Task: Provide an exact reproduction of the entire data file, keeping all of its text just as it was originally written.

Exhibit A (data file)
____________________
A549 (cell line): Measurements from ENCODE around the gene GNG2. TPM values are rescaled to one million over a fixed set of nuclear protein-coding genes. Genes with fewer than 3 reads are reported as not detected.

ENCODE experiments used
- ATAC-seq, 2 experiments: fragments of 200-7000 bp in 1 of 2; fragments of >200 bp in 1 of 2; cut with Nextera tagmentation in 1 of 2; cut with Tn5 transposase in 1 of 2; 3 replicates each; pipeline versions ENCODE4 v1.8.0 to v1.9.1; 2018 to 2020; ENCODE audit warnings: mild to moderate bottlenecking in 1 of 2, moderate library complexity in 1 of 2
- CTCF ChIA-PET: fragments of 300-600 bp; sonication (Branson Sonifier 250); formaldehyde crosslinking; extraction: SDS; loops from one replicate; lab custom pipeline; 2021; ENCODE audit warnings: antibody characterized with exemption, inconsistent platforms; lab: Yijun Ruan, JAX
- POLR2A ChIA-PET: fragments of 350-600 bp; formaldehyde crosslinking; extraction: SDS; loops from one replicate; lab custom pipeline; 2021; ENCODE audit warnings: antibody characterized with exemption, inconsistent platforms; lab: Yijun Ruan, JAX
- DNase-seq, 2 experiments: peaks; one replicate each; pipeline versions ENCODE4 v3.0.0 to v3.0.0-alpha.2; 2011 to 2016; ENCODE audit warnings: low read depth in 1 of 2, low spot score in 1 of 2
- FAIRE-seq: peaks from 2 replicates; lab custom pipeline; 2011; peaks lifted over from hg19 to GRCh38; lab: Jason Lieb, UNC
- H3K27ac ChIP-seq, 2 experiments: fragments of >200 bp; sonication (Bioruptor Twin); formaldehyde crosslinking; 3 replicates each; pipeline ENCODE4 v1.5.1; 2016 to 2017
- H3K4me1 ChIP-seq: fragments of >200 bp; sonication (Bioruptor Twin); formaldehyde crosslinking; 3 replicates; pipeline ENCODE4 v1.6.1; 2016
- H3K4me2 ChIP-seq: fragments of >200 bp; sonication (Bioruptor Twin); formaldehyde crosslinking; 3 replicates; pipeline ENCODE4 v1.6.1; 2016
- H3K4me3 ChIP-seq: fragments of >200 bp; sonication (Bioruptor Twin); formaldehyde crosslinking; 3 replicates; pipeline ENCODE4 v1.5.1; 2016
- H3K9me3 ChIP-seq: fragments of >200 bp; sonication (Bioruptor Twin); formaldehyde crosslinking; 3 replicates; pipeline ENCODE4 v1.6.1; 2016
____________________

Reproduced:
A549 (cell line): Measurements from ENCODE around the gene GNG2. TPM values are rescaled to one million over a fixed set of nuclear protein-coding genes. Genes with fewer than 3 reads are reported as not detected.

ENCODE experiments used
- ATAC-seq, 2 experiments: fragments of 200-7000 bp in 1 of 2; fragments of >200 bp in 1 of 2; cut with Nextera tagmentation in 1 of 2; cut with Tn5 transposase in 1 of 2; 3 replicates each; pipeline versions ENCODE4 v1.8.0 to v1.9.1; 2018 to 2020; ENCODE audit warnings: mild to moderate bottlenecking in 1 of 2, moderate library complexity in 1 of 2
- CTCF ChIA-PET: fragments of 300-600 bp; sonication (Branson Sonifier 250); formaldehyde crosslinking; extraction: SDS; loops from one replicate; lab custom pipeline; 2021; ENCODE audit warnings: antibody characterized with exemption, inconsistent platforms; lab: Yijun Ruan, JAX
- POLR2A ChIA-PET: fragments of 350-600 bp; formaldehyde crosslinking; extraction: SDS; loops from one replicate; lab custom pipeline; 2021; ENCODE audit warnings: antibody characterized with exemption, inconsistent platforms; lab: Yijun Ruan, JAX
- DNase-seq, 2 experiments: peaks; one replicate each; pipeline versions ENCODE4 v3.0.0 to v3.0.0-alpha.2; 2011 to 2016; ENCODE audit warnings: low read depth in 1 of 2, low spot score in 1 of 2
- FAIRE-seq: peaks from 2 replicates; lab custom pipeline; 2011; peaks lifted over from hg19 to GRCh38; lab: Jason Lieb, UNC
- H3K27ac ChIP-seq, 2 experiments: fragments of >200 bp; sonication (Bioruptor Twin); formaldehyde crosslinking; 3 replicates each; pipeline ENCODE4 v1.5.1; 2016 to 2017
- H3K4me1 ChIP-seq: fragments of >200 bp; sonication (Bioruptor Twin); formaldehyde crosslinking; 3 replicates; pipeline ENCODE4 v1.6.1; 2016
- H3K4me2 ChIP-seq: fragments of >200 bp; sonication (Bioruptor Twin); formaldehyde crosslinking; 3 replicates; pipeline ENCODE4 v1.6.1; 2016
- H3K4me3 ChIP-seq: fragments of >200 bp; sonication (Bioruptor Twin); formaldehyde crosslinking; 3 replicates; pipeline ENCODE4 v1.5.1; 2016
- H3K9me3 ChIP-seq: fragments of >200 bp; sonication (Bioruptor Twin); formaldehyde crosslinking; 3 replicates; pipeline ENCODE4 v1.6.1; 2016